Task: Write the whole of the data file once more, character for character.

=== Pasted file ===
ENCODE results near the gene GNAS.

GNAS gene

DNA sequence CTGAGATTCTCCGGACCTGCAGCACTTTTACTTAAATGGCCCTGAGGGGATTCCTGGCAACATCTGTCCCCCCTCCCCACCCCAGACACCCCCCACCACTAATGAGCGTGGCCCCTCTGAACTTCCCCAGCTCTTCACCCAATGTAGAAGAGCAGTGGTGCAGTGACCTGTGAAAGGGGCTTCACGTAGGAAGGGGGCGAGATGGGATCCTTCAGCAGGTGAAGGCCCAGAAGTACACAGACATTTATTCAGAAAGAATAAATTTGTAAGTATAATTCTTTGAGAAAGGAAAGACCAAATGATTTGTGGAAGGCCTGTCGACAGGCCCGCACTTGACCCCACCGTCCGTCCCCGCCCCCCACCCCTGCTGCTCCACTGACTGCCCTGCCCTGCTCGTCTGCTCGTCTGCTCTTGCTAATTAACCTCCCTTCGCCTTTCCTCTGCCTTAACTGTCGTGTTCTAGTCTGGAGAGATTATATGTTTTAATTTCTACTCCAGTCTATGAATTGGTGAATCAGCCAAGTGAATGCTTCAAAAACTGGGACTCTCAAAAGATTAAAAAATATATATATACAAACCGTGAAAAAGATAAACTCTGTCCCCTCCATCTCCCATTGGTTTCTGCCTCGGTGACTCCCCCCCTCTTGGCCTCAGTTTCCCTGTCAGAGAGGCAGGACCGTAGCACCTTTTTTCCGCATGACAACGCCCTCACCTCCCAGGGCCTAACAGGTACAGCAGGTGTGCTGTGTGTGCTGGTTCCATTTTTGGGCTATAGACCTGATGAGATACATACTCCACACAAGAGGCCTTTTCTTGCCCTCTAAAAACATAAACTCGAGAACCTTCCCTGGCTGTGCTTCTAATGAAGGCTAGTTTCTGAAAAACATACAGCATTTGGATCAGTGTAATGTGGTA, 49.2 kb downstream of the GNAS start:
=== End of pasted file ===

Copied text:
ENCODE results near the gene GNAS.

GNAS gene

DNA sequence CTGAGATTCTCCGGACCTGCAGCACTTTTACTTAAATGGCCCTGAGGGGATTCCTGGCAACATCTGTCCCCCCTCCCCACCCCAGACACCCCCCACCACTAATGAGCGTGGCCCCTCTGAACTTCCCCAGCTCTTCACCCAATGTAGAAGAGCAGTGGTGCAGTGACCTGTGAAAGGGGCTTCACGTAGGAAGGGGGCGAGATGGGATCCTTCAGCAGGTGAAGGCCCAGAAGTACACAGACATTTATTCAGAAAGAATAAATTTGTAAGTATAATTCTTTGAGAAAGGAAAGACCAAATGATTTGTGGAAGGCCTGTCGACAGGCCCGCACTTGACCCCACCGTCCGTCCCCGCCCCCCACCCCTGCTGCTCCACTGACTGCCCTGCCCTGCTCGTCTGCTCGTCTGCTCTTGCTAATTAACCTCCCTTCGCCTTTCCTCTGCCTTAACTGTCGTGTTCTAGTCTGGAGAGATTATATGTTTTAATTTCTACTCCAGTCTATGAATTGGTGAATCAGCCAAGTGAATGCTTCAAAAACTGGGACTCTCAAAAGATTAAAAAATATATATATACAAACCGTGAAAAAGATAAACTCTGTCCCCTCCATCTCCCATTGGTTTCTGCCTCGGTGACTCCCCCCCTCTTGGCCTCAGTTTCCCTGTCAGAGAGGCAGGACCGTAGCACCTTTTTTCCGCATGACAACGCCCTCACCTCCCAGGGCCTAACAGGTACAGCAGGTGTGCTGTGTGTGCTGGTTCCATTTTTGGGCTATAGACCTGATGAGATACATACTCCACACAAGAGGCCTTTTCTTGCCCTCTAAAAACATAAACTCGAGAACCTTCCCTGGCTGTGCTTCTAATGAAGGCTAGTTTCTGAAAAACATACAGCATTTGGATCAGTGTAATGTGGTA, 49.2 kb downstream of the GNAS start: